But former state Sen. Eric Brakey, R-Auburn, who led a rally of opponents before the public hearing Monday morning, said Millett’s bill “suffers from low standards of evidence” and a “lack of due process, adding that some could be “deprived of their natural right to self defense.” Dozens of opponents testified at the State House on Monday, as is normal with gun bills.
Under Millett’s bill, facts would have to be provided by a petitioner in a sworn affidavit and reviewed by a judge, who then would decide to confiscate one’s guns only if there is “clear and convincing evidence” of harm, Millett said. Lying or providing false testimony in an affidavit under this bill would be a Class C crime punishable by up to a year in jail.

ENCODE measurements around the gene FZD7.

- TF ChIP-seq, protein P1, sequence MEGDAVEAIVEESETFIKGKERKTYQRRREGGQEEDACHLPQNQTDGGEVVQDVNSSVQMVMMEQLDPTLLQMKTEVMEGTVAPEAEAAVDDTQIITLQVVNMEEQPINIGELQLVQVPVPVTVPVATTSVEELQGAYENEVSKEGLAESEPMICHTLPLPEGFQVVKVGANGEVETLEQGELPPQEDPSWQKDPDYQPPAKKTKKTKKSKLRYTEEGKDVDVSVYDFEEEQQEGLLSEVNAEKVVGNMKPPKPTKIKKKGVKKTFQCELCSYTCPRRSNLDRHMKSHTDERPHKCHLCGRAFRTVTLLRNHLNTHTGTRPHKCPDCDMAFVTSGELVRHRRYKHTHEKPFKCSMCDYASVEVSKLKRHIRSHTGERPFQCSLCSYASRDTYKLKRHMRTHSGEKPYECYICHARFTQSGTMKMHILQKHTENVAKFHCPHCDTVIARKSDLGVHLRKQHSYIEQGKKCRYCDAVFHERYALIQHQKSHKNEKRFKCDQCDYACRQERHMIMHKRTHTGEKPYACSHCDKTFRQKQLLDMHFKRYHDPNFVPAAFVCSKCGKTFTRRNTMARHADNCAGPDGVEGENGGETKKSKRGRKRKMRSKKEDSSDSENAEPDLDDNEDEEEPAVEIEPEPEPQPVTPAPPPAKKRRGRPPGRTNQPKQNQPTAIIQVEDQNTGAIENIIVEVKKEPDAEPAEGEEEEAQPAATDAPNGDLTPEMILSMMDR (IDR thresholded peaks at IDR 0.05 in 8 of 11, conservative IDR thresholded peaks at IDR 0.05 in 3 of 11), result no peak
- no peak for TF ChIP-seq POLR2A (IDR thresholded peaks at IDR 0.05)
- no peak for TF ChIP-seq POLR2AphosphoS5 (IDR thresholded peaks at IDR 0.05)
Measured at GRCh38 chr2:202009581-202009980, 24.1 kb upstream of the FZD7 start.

But David Trahan, the executive director of the sportsman’s alliance, said provisions in Millett’s bill that would require judges to issue search warrants to serve an order and could allow judges to have hearings where only one party is present are non-starters for his group.
The Mills-backed version from last year would have allowed orders for certain people in mental health treatment. While Millett recently circulated an amendment that would move the bill closer to that version, it retains the original language that gun-rights groups see as onerous.
Trahan has said his group sees the Mills version as a “starting point” that his group would support and he said the new governor’s administration has been “terrific to work with” on this issue, saying he thinks there is broad agreement that the search warrant requirement could be unconstitutional.